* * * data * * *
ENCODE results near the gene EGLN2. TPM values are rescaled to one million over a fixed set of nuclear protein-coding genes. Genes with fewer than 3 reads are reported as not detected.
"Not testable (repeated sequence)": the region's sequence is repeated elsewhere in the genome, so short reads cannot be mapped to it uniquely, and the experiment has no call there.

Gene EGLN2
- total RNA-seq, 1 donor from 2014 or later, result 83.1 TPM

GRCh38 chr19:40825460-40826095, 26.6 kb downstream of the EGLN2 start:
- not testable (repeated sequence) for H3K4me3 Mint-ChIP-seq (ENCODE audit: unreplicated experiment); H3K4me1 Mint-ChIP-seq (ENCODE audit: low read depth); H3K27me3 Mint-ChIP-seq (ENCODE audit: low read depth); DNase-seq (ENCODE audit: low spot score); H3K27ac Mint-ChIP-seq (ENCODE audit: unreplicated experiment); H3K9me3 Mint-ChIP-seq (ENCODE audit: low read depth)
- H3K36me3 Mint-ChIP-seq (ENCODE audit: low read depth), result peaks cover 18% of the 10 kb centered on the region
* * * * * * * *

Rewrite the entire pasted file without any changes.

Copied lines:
ENCODE results near the gene EGLN2. TPM values are rescaled to one million over a fixed set of nuclear protein-coding genes. Genes with fewer than 3 reads are reported as not detected.
"Not testable (repeated sequence)": the region's sequence is repeated elsewhere in the genome, so short reads cannot be mapped to it uniquely, and the experiment has no call there.

Gene EGLN2
- total RNA-seq, 1 donor from 2014 or later, result 83.1 TPM

GRCh38 chr19:40825460-40826095, 26.6 kb downstream of the EGLN2 start:
- not testable (repeated sequence) for H3K4me3 Mint-ChIP-seq (ENCODE audit: unreplicated experiment); H3K4me1 Mint-ChIP-seq (ENCODE audit: low read depth); H3K27me3 Mint-ChIP-seq (ENCODE audit: low read depth); DNase-seq (ENCODE audit: low spot score); H3K27ac Mint-ChIP-seq (ENCODE audit: unreplicated experiment); H3K9me3 Mint-ChIP-seq (ENCODE audit: low read depth)
- H3K36me3 Mint-ChIP-seq (ENCODE audit: low read depth), result peaks cover 18% of the 10 kb centered on the region